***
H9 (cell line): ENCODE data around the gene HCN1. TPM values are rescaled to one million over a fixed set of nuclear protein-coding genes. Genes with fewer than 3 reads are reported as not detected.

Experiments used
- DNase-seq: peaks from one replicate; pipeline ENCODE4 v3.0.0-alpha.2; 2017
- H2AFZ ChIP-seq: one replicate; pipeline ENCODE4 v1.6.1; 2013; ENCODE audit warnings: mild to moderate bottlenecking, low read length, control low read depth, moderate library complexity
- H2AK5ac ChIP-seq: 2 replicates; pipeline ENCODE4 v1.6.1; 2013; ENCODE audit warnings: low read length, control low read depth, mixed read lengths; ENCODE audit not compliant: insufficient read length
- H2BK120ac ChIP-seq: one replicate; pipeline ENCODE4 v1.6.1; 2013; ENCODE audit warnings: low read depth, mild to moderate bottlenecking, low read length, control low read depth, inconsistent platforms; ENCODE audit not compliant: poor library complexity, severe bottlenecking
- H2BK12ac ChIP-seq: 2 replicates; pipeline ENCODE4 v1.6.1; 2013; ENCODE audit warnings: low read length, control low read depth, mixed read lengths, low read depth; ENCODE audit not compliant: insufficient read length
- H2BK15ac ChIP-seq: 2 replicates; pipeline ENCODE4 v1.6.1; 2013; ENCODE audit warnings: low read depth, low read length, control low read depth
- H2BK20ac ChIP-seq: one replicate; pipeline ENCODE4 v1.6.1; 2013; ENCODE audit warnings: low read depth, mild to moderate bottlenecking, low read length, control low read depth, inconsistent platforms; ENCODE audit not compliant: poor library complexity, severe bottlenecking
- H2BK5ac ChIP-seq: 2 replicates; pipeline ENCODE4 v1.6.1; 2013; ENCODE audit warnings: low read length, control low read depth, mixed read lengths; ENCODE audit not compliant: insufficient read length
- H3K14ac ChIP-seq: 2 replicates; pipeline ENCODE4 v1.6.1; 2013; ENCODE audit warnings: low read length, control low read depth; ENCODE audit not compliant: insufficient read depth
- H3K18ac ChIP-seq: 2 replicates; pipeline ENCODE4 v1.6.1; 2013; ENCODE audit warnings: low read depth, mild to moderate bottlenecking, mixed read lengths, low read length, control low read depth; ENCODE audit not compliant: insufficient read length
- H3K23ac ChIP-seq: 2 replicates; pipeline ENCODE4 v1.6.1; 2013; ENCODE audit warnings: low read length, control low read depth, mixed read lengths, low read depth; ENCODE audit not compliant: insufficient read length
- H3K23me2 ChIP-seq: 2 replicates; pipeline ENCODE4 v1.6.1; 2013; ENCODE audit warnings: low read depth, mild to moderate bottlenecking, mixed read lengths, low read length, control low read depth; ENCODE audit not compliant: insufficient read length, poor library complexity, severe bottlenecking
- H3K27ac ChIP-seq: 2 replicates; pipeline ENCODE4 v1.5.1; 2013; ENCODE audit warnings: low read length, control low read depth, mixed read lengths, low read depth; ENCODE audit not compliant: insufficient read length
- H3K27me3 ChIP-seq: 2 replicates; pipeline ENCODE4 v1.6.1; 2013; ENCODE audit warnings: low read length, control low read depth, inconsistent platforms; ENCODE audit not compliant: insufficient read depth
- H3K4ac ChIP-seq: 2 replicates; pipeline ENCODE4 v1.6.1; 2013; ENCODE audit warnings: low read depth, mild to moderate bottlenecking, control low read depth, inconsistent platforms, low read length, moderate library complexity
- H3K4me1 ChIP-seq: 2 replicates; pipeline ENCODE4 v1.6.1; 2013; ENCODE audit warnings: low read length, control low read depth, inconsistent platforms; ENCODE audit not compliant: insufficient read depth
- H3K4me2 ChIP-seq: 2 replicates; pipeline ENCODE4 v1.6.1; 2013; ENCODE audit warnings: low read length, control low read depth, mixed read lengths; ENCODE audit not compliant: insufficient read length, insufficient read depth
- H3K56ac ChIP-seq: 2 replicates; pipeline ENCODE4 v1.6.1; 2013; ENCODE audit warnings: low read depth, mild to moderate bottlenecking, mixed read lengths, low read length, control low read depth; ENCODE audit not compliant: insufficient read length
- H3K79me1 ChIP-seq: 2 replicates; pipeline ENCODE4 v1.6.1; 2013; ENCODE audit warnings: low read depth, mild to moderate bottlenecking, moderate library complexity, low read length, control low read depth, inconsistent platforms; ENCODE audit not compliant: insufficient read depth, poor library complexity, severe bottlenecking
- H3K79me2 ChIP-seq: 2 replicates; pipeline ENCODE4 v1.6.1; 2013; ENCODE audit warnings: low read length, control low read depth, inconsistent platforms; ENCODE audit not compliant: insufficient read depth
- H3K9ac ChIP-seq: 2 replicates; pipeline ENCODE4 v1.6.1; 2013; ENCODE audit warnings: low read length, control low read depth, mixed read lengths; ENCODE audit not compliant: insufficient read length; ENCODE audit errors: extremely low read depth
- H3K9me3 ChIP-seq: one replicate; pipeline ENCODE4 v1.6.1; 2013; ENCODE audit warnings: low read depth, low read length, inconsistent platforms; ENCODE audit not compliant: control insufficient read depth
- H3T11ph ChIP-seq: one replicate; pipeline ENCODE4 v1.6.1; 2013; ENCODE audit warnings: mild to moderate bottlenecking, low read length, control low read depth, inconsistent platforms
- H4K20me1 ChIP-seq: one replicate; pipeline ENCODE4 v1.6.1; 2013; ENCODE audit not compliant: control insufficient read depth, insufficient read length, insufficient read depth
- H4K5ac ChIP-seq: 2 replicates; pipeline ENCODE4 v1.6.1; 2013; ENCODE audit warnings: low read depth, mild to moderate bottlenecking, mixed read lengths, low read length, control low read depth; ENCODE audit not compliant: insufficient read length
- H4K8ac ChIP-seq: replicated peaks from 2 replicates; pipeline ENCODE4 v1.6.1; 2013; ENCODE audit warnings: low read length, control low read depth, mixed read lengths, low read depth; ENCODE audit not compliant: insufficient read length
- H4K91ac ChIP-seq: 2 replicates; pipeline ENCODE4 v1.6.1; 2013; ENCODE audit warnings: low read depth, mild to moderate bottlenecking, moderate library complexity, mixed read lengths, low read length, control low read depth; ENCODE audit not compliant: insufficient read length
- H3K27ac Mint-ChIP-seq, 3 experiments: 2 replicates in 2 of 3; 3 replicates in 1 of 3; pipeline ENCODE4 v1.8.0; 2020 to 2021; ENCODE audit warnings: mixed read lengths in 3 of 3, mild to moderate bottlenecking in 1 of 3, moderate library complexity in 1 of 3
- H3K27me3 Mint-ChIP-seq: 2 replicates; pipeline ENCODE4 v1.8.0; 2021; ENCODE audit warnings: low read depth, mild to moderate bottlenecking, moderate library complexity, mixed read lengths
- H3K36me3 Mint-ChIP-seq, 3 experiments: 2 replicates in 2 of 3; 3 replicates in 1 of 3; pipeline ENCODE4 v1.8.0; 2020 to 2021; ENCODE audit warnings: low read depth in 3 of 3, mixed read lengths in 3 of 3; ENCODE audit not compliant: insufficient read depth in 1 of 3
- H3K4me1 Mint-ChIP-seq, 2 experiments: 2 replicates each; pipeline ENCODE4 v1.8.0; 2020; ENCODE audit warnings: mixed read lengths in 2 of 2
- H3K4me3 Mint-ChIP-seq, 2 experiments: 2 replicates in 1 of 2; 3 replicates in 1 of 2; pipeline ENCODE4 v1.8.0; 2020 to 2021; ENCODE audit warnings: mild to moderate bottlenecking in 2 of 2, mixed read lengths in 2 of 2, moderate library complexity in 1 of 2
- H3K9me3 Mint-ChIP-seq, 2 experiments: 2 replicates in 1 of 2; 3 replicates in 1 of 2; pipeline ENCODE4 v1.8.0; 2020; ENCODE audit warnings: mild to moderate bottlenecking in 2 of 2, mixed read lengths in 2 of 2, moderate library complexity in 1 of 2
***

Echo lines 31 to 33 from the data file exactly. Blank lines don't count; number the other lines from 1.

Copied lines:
- H3K27me3 Mint-ChIP-seq: 2 replicates; pipeline ENCODE4 v1.8.0; 2021; ENCODE audit warnings: low read depth, mild to moderate bottlenecking, moderate library complexity, mixed read lengths
- H3K36me3 Mint-ChIP-seq, 3 experiments: 2 replicates in 2 of 3; 3 replicates in 1 of 3; pipeline ENCODE4 v1.8.0; 2020 to 2021; ENCODE audit warnings: low read depth in 3 of 3, mixed read lengths in 3 of 3; ENCODE audit not compliant: insufficient read depth in 1 of 3
- H3K4me1 Mint-ChIP-seq, 2 experiments: 2 replicates each; pipeline ENCODE4 v1.8.0; 2020; ENCODE audit warnings: mixed read lengths in 2 of 2